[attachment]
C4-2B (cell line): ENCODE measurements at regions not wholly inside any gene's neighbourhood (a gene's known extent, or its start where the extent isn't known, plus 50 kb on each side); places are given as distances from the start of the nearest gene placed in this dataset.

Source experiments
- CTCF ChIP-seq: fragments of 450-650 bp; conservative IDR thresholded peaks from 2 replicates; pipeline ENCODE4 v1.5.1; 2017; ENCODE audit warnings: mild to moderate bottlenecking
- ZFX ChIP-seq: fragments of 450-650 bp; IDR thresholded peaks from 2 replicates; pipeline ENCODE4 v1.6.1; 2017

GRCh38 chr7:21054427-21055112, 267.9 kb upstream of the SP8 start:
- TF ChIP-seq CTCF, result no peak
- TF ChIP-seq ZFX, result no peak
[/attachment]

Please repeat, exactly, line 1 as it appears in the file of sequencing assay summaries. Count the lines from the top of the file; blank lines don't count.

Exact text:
C4-2B (cell line): ENCODE measurements at regions not wholly inside any gene's neighbourhood (a gene's known extent, or its start where the extent isn't known, plus 50 kb on each side); places are given as distances from the start of the nearest gene placed in this dataset.